It’s not uncommon for a seasoned estimator to use the wrong pricing unit data when compiling the numbers. For instance, if the estimator is taking his unit pricing from a Construction Estimator Book, he may inadvertently use the Commercial Facility figures when building the estimate, though his project may not be a commercial facility at all. It’s recommended that the estimator derive costs from the company’s own historical data; the numbers from previous and similar construction projects the company has undertaken. Referencing historical pricing on similar projects by the same company is the surest way to arrive at real world costs that have direct precedent; that is, that were provably correct in a recent previous instance.
It’s important to consider the condition of the heavy machinery when putting together the estimate. Certain types of heavy machinery have fairly predictable breakdown patterns or leakages, and can dump oil all over concrete slabs or otherwise foul the project through leaks or blowouts. There are few work stoppages more frustrating than those caused by the failure of worn machinery in the middle of a project. These headaches fall under the category of Unforeseen Costs, IF they are unforeseen. Of course there is often little choice but to go with the machinery one can afford, so at the very least it is recommended that the condition of the site machinery be carefully considered, and the worst-case likelihood of mid-project breakdowns be given realistic dollar figures. It’s no sin to use “seasoned” machinery (yeah, it’s usually necessary to one degree or another), as long as any related potential repair contingencies are calculated as costs and built into the estimate.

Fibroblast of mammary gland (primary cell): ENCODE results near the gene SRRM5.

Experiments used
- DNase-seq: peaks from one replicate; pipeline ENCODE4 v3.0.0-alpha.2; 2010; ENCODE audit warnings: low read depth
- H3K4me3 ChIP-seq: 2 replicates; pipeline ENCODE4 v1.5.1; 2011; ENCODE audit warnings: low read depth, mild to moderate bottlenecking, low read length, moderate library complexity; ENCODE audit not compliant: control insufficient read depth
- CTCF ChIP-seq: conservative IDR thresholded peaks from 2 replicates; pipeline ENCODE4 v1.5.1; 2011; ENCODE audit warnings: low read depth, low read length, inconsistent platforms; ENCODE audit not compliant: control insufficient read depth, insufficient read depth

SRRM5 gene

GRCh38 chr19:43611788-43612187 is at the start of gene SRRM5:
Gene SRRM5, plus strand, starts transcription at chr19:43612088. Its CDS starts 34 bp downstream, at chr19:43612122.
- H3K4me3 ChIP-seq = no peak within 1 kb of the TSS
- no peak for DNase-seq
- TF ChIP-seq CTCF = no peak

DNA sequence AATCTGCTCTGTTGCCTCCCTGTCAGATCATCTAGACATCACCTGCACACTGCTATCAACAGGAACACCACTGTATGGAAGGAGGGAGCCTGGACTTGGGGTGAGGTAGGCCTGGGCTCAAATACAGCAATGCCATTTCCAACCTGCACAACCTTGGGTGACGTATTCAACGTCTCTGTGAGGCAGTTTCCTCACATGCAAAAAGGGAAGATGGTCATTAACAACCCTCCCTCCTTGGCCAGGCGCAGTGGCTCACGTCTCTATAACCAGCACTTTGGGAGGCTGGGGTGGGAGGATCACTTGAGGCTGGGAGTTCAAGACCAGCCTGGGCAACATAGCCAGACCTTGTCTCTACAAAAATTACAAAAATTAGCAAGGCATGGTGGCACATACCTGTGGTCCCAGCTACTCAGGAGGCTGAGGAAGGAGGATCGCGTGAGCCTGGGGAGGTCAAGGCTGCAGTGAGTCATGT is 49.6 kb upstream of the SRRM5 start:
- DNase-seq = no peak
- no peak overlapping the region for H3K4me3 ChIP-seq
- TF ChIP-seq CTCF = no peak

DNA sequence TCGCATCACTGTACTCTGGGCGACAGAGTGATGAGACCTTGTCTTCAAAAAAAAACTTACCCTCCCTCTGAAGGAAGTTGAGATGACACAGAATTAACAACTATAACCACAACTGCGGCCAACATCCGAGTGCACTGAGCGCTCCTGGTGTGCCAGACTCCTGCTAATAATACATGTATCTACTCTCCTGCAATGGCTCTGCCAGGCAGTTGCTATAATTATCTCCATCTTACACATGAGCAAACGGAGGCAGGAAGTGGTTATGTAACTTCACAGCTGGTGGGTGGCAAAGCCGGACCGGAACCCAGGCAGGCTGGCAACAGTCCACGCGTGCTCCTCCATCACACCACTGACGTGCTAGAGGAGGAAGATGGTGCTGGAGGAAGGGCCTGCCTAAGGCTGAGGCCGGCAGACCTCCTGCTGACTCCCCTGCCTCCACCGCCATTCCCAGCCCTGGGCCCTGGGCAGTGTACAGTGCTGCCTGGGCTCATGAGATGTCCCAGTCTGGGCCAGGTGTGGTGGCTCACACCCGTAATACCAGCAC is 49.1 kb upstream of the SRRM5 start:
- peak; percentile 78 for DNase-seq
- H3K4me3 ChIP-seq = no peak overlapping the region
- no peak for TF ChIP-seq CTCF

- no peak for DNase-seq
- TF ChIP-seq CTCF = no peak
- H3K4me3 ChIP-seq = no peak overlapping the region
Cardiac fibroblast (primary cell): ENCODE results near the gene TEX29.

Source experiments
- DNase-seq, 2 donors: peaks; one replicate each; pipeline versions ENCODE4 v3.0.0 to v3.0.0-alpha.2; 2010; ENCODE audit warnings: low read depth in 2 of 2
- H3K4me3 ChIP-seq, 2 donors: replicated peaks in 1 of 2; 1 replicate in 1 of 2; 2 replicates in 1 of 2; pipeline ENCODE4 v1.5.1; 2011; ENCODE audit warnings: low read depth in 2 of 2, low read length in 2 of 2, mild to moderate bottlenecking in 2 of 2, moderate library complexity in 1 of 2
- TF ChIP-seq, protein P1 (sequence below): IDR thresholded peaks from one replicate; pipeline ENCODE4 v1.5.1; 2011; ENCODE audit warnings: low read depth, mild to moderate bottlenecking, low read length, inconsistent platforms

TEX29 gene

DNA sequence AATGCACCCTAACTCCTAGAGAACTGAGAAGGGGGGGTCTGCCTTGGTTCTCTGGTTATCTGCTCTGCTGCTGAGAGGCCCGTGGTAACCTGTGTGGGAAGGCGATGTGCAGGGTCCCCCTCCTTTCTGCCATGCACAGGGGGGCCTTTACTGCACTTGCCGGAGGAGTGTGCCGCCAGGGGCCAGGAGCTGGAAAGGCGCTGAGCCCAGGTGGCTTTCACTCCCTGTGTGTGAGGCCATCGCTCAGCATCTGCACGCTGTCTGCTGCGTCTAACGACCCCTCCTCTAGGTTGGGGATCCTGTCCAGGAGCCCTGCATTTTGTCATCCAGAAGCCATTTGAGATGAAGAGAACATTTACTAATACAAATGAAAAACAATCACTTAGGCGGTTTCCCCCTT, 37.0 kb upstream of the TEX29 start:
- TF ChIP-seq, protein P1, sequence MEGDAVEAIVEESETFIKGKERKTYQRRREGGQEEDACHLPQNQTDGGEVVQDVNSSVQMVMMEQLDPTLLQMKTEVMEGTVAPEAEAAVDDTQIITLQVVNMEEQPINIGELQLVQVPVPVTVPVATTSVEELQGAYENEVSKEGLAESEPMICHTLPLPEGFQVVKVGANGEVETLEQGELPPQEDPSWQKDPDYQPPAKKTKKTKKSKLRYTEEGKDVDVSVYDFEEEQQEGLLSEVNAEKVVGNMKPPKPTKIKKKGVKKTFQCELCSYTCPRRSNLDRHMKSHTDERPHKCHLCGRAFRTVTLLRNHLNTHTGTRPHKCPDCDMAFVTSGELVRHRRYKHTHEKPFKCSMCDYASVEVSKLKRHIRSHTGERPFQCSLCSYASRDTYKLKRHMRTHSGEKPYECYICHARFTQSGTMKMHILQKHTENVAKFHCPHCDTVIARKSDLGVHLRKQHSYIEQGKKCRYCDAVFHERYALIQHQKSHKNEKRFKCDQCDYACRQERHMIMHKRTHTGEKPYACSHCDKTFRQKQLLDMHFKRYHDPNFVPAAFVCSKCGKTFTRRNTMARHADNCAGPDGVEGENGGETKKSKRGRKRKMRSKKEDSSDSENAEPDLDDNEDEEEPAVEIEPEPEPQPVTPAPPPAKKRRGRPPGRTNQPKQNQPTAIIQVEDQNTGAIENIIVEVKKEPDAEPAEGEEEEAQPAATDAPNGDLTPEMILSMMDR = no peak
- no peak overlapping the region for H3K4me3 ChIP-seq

(Pardon the awful alliteration.) The estimator meant to write down dimensions in Linear Yards but scribbled down Linear Feet by mistake. That’s going to cost you. A lot. The Estimator needs to be extra careful that the measurements written down from the plans, drawings and specs are spatially accurate, and are using the right units of measure. This is an incredibly basic mistake to make, but few professionals are immune to basic mistakes. The trick is to not let them sneak under the radar.
An estimator may be professionally accustomed to a certain quality of workmanship in the projects he estimates, and may simply misapprehend what quality of workmanship comprises the project at hand. Bidding on lower-grade projects outside his experience, or conversely, estimating for a higher-grade project for which he has no professional precedent, means incorrect assumptions are going to skew the estimate. Overestimating or underestimating; in both cases the estimate is not going to reflect the accurately calculated costs of a project. The estimator needs to make certain there is an open understanding of what caliber of materials and workmanship will be expected in the job, and price accordingly.